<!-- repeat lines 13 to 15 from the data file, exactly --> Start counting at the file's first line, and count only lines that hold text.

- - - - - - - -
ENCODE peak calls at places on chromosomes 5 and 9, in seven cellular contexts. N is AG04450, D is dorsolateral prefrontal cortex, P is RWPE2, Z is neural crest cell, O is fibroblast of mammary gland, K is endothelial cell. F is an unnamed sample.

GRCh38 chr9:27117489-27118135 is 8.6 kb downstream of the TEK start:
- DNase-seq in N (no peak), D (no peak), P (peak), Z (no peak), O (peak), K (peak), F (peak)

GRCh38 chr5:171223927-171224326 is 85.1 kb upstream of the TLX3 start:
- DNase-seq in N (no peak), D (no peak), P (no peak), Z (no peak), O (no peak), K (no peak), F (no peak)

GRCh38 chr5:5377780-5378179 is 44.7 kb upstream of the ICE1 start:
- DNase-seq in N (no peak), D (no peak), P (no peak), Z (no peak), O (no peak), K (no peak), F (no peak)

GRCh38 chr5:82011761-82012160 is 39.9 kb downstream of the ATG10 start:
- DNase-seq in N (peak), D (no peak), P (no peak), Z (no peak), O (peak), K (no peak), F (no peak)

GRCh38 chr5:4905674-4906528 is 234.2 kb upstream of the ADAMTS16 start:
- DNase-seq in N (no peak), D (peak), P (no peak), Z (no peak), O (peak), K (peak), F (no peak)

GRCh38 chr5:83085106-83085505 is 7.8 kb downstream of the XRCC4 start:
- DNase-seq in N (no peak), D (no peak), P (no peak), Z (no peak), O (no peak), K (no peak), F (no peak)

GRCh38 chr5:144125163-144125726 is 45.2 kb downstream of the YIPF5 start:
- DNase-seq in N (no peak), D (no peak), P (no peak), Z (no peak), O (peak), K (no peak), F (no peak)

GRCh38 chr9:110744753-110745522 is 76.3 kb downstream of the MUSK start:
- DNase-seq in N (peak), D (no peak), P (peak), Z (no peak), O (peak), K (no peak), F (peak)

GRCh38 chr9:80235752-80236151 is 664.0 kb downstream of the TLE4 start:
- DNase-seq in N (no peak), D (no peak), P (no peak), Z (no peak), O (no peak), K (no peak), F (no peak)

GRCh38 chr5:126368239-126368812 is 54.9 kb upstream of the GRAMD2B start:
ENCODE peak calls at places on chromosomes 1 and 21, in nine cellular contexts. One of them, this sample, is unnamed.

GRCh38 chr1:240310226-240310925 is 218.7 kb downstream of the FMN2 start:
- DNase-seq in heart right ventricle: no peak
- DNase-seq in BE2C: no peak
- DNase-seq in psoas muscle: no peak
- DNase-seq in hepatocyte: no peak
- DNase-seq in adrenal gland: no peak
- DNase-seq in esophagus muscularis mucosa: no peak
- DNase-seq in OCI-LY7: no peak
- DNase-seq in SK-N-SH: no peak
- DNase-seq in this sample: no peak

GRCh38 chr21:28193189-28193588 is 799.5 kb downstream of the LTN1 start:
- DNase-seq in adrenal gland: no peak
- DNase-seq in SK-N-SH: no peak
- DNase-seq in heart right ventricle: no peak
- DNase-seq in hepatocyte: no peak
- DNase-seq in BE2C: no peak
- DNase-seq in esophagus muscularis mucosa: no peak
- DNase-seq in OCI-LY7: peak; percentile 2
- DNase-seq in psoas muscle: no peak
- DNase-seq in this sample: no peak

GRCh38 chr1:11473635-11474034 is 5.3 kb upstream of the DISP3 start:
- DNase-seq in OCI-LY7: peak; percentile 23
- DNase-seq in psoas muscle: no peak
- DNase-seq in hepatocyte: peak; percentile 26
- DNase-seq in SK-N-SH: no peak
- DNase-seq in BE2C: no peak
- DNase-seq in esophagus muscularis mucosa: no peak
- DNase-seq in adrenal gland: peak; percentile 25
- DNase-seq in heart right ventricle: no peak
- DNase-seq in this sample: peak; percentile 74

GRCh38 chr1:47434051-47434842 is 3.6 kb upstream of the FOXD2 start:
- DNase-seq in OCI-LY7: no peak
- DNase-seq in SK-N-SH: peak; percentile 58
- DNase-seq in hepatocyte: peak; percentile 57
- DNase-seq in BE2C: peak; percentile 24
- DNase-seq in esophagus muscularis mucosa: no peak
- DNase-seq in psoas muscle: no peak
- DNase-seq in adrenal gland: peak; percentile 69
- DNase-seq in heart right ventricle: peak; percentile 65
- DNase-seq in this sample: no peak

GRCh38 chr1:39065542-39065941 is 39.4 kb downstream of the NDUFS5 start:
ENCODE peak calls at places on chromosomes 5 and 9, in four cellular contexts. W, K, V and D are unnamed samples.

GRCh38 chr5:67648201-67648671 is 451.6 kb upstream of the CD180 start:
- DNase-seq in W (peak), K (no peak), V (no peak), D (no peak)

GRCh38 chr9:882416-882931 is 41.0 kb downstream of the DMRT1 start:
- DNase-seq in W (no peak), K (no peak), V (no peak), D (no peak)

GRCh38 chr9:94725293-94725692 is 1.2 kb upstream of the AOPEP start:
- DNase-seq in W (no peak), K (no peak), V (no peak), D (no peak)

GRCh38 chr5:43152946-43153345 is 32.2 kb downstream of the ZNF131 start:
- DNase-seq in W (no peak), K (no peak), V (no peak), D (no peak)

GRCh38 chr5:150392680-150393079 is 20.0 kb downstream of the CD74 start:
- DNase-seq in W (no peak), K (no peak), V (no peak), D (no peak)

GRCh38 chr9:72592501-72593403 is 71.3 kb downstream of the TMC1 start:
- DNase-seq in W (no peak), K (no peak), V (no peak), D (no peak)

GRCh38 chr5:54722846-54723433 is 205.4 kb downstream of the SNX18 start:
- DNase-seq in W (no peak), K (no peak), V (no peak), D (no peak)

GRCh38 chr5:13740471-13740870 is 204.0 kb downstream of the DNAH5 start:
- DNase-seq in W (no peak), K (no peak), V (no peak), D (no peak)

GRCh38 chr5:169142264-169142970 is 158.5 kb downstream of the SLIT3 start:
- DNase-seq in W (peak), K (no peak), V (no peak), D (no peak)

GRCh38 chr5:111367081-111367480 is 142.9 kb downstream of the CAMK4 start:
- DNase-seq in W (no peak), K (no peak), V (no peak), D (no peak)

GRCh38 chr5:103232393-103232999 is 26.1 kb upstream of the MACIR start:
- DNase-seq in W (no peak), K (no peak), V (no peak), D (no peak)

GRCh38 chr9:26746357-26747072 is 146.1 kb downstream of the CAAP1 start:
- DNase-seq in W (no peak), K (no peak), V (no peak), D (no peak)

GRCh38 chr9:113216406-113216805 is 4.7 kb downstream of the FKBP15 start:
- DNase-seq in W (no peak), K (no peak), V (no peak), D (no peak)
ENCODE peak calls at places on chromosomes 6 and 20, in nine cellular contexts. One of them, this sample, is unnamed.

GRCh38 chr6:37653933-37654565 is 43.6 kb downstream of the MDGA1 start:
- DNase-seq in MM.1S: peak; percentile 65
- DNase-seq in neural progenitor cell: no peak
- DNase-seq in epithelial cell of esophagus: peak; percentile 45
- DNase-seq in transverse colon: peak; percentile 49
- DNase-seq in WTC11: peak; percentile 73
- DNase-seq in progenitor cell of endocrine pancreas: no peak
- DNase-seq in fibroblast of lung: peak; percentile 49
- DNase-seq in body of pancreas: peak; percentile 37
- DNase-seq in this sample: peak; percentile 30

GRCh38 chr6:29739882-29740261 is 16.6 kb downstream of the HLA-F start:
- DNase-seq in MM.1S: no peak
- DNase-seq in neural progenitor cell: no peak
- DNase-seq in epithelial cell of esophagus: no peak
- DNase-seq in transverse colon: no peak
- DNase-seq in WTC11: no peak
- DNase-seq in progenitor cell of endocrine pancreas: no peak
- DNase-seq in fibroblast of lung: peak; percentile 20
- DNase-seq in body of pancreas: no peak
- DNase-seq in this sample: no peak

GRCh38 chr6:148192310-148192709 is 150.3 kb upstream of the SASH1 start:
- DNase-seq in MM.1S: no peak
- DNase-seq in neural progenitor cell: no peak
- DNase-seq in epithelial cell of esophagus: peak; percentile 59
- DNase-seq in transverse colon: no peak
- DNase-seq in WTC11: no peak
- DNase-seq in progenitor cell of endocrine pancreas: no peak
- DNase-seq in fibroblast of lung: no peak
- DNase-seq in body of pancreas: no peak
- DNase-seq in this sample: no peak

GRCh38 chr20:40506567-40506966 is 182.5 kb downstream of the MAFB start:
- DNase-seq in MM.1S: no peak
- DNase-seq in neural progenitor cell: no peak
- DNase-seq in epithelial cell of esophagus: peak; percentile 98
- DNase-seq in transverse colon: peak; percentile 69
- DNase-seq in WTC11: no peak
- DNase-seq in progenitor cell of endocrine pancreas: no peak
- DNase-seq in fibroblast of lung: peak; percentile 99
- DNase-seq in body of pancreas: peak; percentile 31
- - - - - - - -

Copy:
- DNase-seq in N (no peak), D (no peak), P (no peak), Z (no peak), O (no peak), K (no peak), F (no peak)

GRCh38 chr5:144125163-144125726 is 45.2 kb downstream of the YIPF5 start:
- DNase-seq in N (no peak), D (no peak), P (no peak), Z (no peak), O (peak), K (no peak), F (no peak)